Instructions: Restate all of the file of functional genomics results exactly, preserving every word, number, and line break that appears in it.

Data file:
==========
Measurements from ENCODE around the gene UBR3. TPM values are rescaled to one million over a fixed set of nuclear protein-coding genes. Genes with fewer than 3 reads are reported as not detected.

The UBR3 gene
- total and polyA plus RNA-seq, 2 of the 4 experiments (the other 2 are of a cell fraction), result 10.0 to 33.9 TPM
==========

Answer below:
Measurements from ENCODE around the gene UBR3. TPM values are rescaled to one million over a fixed set of nuclear protein-coding genes. Genes with fewer than 3 reads are reported as not detected.

The UBR3 gene
- total and polyA plus RNA-seq, 2 of the 4 experiments (the other 2 are of a cell fraction), result 10.0 to 33.9 TPM